What’s Wrong with Computer Science Curricula

Philip Greenspun writes about What’s wrong with the standard undergraduate computer science curriculum. He makes good points, based on my experience in such a curriculum.

The new graduate has had four years of experience in tackling well-defined clearly specified problems that have been broken down into small tasks.

Yes. Assignments requiring any real thought or design were rare. I feel fortunate that I pursued my own projects – I know for certain that they were instrumental in my being hired into my current job. What always startled me was that my peers were satisfied limiting themselves to their schoolwork. I would expect more passion about the field to which you are devoting years of your life.

Graduates haven’t done much group work. Universities spend $billions on facilities so that students can sleep together; $0 on facilities so that students can work together.

We did a fair amount of group work, but in general it was group work for the sake of group work. It was rare for an assignment to actually require true group work. The exceptions were some of my better college experiences.

Lack of experience with user interface design and testing and no experience handling real users’ suggestions, complaints.

It is very easy to go through college without doing any user interface programming. I had only one course where it was required, and that was a graduate-level technical elective. Even there, the interface was of very secondary concern.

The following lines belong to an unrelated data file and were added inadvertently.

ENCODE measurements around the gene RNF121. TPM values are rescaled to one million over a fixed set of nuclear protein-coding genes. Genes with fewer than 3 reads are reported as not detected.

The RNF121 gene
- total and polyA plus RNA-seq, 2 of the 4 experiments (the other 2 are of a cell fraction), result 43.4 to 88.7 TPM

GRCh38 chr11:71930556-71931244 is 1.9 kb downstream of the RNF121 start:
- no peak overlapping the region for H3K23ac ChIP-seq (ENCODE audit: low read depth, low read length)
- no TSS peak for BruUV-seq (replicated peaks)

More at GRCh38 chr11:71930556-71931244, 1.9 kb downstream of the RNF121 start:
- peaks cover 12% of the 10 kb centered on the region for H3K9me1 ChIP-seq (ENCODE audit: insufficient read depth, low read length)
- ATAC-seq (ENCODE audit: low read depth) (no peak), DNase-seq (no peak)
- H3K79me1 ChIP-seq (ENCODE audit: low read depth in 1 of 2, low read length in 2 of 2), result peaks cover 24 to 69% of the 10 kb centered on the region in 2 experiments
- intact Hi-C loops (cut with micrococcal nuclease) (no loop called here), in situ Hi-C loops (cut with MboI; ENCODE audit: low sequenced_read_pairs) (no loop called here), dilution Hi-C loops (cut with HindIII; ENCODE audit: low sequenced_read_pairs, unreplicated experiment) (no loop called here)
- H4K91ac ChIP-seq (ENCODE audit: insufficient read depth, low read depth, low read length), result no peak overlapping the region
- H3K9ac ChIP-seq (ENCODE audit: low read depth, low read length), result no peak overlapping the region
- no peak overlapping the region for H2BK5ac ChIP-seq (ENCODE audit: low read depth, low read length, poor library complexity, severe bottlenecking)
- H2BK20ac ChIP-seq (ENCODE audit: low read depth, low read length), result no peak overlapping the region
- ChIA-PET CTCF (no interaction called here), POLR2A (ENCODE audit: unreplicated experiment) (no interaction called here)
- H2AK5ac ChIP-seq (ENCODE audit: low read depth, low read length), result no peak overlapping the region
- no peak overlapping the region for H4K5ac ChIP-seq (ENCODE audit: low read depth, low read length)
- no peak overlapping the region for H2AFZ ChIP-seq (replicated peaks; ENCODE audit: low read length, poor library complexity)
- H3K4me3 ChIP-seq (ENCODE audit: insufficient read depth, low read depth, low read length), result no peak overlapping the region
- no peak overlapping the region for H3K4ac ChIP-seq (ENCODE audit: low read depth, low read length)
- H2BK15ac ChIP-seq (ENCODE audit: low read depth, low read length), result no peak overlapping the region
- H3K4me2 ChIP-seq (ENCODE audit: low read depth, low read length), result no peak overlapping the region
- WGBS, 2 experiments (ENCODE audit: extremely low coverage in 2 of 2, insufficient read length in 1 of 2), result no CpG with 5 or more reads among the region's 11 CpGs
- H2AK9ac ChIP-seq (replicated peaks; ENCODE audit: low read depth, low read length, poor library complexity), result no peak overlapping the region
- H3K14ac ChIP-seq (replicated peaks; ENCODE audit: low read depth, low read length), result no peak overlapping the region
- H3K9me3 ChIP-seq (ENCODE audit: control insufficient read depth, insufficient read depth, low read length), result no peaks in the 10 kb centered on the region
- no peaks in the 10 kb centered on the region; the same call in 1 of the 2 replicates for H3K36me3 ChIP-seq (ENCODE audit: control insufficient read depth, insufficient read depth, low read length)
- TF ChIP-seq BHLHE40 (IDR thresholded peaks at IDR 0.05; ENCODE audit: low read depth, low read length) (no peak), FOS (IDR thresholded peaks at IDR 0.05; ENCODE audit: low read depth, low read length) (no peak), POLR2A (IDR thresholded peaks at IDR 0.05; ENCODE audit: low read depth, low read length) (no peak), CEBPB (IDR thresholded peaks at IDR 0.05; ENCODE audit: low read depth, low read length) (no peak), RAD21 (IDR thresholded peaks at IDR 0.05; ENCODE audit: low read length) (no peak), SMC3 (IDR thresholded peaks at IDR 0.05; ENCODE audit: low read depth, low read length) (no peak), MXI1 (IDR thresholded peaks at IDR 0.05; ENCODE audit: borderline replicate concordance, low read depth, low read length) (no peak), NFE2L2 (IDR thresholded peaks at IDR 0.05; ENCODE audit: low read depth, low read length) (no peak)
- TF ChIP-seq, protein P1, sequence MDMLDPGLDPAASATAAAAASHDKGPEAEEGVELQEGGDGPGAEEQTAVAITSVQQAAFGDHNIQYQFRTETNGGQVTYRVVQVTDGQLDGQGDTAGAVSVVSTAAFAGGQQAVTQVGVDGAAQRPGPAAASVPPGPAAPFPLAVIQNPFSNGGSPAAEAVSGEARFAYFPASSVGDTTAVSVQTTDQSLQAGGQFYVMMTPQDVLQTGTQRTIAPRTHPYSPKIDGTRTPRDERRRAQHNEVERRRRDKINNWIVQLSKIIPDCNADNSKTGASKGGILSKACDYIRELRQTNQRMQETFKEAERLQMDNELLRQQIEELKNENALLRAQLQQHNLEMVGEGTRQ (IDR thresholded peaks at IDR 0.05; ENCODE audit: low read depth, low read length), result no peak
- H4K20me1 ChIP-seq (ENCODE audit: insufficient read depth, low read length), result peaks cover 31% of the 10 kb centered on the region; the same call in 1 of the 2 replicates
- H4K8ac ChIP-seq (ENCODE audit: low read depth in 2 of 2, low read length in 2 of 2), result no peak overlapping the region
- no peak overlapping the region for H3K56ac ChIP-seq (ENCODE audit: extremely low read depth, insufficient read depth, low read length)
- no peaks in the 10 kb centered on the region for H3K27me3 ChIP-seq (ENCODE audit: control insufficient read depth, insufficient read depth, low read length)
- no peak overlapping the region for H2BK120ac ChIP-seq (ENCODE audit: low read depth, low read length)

Our students should be able to study 48 weeks per year, …, and finish their bachelor’s degree in 30-36 calendar months

I would hate this personally. Graduates today will be working for 40 or 50 years – why compress youth even further? One of the best parts of college was that it did not take up all of my time.

I think a reasonable addition to the curriculum would be to replace some courses with extensive projects, one for each year. Together, the projects would provide a number of different experiences.

In year one, the student would choose a relatively simple project with the assistance of an advisor. It should be sufficiently complicated as to take the full two semesters to complete, but not so complex as to be overwhelming.

In year two, the student would take someone else’s project from year one and make a version 2.0. Ideally, the project should be in a different domain from their own original project. This would give the student experience in maintenance programming and dealing with other people’s code.

Years three and four would repeat this pattern, except that the students would work in small teams. The projects would be sufficiently complex that if students did not divide work efficiently, they would fail.

As best as possible, the combination of the four projects should cover a wide area of domains. User interface, networking, databases, security, testing, software design, maintenance, algorithms, data structures, and others could all easily be incorporated. Other skills are naturally developed in this model. Years three and four would require teamwork, while writing about and presenting their projects would develop communication skills.

Finally, all students would leave college having completed four sizable projects in different domains and likely different programming languages. Students should retain ownership of their projects, in case any have market potential.

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